The Way I See It | Travel & Lifestyle Photographer Fred Lahache
Fred Lahache takes us from Sweden to Morocco and everywhere in between as he talks us through his favourite photos
Every month, Amuse profiles a travel photographer whose work we admire, asking them to talk through their five all-time favourite shots from their career, and the challenges they faced in creating them.
This month, we spoke to Fred Lahache, a Paris-based photographer with a broad and storied portfolio. Inspired to pick up a camera by his partner’s grandfather, a postman with a fantastic eye for photography, Lahache has travelled the world observing the little things, and constructing an array of striking close-ups.
Rather than conventional landscapes, these unusual travel photos share more in common with still life paintings – frozen moments in time that evoke a particular place or emotion. Here he talks us through his photographic approach and his favourite shots.
I like to arrange observations, landscapes and portraits in narratives. The story is the most important part of creating a great photo. However, some pictures only assume their true meaning months later, at the edit stage. So while I like to arrange objects that tell stories, I also just shoot things that elicit an emotion – shoot first and think later.
They say the camera never lies, but I’m not here to show a truth necessarily. I’m not a documentary photographer. I’m okay with rearranging the truth with a little intervention, some staging, or by forcing a connection. It’s just bringing my emotion in it, or associating particular moments together. Emotions are real, and I try to stay true to them.
My photographic heroes include Stephen Shore, William Eggleston, Paul Graham… The usuals, but it’s hard not to mention them. Judith Joy Ross’ portraits, Peter Fraser’s small things, and all of Sophie Calle’s work had a strong impact too. But if there’s one photo I wish I could have taken it would be that Tim Barber picture of a pink-haired girl above Central Park. The colours work together so well and there is so much spontaneity to it. I mean I wouldn’t want to have taken that exact same picture but if I did at least it would allow me to hang it on my wall, which isn’t really possible with a Tim Barber print these days haha.
I took this shot of my mother-in-law in Puglia, Italy, as part of my Mediterraneo series. She was scarred by a surgery at age 14, and spent a whole year in a hospital bed afterward – these are her scars. She was really surprised with me taking a picture of her scars, so I needed to have her let me take the image. I like the colours in this shot and the sun-drenched texture of the skin. During the show I refused to let the print go, and I offered it to her first.
I’m still crazy about this folk sewing. I took this in Morocco in 2018 for my Looking for Hamza series, and I’ve chosen it as an example of the little staging I can use in my work while still considering it as reportage. I didn’t plan the picture. Seeing this hand-sewn cloth on my table made me ask a lady to borrow it the next day, plus some fruits in her kitchen, to shoot them under the sun. It wasn’t a big deal, she was very kind, and she obliged.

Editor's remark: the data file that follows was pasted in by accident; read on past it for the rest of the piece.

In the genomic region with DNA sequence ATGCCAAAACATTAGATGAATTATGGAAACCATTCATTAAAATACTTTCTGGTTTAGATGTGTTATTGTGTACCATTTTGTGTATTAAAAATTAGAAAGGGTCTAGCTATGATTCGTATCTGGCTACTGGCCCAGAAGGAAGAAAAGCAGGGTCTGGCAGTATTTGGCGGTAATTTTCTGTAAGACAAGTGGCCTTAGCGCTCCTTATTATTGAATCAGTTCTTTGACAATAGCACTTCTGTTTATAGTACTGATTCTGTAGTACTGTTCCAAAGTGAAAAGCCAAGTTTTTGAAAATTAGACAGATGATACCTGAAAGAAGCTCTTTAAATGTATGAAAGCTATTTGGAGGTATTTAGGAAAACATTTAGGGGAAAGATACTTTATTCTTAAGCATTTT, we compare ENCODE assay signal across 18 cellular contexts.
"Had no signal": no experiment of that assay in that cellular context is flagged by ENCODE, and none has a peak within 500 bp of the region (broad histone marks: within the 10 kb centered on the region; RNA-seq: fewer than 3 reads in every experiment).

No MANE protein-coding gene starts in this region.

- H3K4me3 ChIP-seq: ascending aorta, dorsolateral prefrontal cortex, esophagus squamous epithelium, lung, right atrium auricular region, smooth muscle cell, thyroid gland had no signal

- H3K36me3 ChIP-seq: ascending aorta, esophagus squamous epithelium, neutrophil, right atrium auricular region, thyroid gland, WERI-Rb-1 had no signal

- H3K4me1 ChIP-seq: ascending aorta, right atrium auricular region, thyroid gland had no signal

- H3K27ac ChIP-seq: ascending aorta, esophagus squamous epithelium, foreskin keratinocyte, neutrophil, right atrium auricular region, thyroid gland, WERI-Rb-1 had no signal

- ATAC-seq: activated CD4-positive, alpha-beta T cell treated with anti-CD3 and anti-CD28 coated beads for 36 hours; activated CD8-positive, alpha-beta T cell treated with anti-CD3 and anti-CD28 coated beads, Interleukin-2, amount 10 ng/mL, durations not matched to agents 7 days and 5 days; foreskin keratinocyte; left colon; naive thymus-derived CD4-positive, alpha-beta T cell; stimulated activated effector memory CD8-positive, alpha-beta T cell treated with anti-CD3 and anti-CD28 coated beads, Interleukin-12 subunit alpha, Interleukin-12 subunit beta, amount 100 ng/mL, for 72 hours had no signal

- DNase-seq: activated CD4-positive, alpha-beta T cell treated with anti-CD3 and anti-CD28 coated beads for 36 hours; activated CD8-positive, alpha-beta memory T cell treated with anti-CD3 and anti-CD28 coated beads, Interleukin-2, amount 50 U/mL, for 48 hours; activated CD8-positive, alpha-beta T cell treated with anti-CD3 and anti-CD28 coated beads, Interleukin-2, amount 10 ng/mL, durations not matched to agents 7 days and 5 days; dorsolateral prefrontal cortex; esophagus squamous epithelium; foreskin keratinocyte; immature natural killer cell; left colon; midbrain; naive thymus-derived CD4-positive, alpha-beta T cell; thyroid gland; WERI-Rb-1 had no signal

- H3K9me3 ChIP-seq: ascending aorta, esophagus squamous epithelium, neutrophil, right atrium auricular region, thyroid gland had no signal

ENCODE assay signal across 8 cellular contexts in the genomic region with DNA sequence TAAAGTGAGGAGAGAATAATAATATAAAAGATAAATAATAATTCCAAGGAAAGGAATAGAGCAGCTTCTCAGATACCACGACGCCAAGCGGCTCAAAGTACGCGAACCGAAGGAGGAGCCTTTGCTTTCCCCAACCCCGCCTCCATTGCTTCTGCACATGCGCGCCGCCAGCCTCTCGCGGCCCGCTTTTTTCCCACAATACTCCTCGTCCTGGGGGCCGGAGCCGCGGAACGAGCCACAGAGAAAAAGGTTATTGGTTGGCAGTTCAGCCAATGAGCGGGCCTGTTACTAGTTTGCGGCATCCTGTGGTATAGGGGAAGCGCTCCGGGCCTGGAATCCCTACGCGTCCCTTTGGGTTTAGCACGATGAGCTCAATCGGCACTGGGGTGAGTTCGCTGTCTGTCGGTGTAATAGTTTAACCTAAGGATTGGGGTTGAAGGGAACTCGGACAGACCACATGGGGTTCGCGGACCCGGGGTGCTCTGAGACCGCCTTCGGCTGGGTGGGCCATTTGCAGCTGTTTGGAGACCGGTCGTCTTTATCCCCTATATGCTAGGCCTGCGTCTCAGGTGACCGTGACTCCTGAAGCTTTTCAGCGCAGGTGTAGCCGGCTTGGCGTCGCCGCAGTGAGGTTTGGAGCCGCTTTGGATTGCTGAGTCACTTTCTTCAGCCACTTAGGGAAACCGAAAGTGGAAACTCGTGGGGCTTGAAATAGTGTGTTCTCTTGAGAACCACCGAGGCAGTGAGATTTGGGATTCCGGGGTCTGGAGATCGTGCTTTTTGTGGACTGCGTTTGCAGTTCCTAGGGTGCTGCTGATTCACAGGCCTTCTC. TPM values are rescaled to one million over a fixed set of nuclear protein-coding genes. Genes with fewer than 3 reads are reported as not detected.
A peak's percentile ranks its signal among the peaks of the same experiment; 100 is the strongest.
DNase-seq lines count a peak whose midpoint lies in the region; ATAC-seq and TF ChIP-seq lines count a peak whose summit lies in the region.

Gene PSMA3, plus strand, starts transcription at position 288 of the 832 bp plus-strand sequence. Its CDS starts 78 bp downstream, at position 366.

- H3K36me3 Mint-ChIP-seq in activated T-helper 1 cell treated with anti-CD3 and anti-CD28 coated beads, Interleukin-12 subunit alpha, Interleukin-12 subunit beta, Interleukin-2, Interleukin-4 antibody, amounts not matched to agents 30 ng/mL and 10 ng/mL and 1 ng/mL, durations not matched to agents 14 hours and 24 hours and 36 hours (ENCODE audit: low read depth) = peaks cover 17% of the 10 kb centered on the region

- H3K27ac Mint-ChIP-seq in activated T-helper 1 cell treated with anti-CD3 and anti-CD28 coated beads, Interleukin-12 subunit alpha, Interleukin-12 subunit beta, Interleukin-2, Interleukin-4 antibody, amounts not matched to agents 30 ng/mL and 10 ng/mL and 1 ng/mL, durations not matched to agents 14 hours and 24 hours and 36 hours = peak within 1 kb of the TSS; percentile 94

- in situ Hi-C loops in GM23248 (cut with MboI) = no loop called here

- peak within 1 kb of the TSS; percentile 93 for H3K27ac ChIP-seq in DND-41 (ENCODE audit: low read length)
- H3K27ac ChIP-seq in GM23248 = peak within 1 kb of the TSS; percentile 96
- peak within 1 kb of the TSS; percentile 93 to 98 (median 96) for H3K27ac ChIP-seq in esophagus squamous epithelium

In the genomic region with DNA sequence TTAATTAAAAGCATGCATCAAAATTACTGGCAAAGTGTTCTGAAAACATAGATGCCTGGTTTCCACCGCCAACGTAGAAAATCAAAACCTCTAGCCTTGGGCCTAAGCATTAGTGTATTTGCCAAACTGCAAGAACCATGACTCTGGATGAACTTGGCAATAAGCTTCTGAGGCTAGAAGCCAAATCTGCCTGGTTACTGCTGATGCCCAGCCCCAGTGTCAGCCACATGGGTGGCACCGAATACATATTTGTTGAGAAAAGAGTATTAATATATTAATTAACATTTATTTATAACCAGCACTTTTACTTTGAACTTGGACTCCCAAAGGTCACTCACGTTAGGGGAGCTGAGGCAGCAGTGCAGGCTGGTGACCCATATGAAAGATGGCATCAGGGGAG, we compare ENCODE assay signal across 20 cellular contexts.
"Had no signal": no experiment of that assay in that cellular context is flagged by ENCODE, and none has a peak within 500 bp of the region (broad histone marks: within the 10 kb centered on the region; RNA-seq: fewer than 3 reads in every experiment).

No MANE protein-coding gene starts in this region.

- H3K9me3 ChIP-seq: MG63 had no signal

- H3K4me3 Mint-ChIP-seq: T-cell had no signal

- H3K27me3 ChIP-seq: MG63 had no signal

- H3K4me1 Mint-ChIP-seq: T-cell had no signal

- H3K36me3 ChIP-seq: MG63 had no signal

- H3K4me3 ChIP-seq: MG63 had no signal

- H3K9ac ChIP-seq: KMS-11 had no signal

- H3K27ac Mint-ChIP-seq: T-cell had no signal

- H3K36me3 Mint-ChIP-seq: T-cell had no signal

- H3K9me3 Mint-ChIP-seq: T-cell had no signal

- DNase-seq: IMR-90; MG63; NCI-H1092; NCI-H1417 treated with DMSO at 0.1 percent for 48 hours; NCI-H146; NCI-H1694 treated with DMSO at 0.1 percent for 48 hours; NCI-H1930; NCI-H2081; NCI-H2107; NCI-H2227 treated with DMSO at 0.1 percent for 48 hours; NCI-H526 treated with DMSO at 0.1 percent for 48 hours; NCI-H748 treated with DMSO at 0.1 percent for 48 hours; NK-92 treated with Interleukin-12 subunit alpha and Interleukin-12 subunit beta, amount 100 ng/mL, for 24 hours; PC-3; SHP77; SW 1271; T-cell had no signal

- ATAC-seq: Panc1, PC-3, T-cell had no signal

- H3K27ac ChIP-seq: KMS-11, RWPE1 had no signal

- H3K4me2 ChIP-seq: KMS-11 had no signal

This is from Antalya Province, Turkey , which was a centre for the Lycians, and later for the Persians, Greeks and Romans. From the furthest shore to host the Mediterraneo series, this image embodies the cultural heritage my series is also dealing with. This shot was relatively straightforward to get, but I’ll never forget the incredible heat that day, that I can tell you.
My partner was lying on a pontoon in the middle of a lake in Sweden, and pregnant at the time. As she dropped her hand carelessly against the surface of water, she was surprised by how cold it was. I asked her to repeat the gesture, so I would later make it part of my F.Y.I. project. She was not aware of it, but the project became a journal of events occurring during her pregnancy, collecting emotions and sensorial traces that were likely to be felt by our future son, and contributing to the development of his senses.
I’ll just take advantage of this to publicly pay tribute to Lucie, who patiently indulges my requests although she would probably prefer a relaxing weekend. I’ve asked her to stand in a field under a suffocating sun; or on a rock infested with monster ants; or to do a U-turn so I can shoot something I saw while driving; or to strike a pose a few minutes from delivering our baby. I owe her, big time.
I took this in Scotland ; it was ironic to find such a sun with the horrible weather we were having in Paris before leaving. We heard the “you’re gonna take great pictures with fog” cliché a lot before we left, but it was lovely and a great chance for pictures too. One of our nicest trips. It was really hard to leave this spot, I loved it.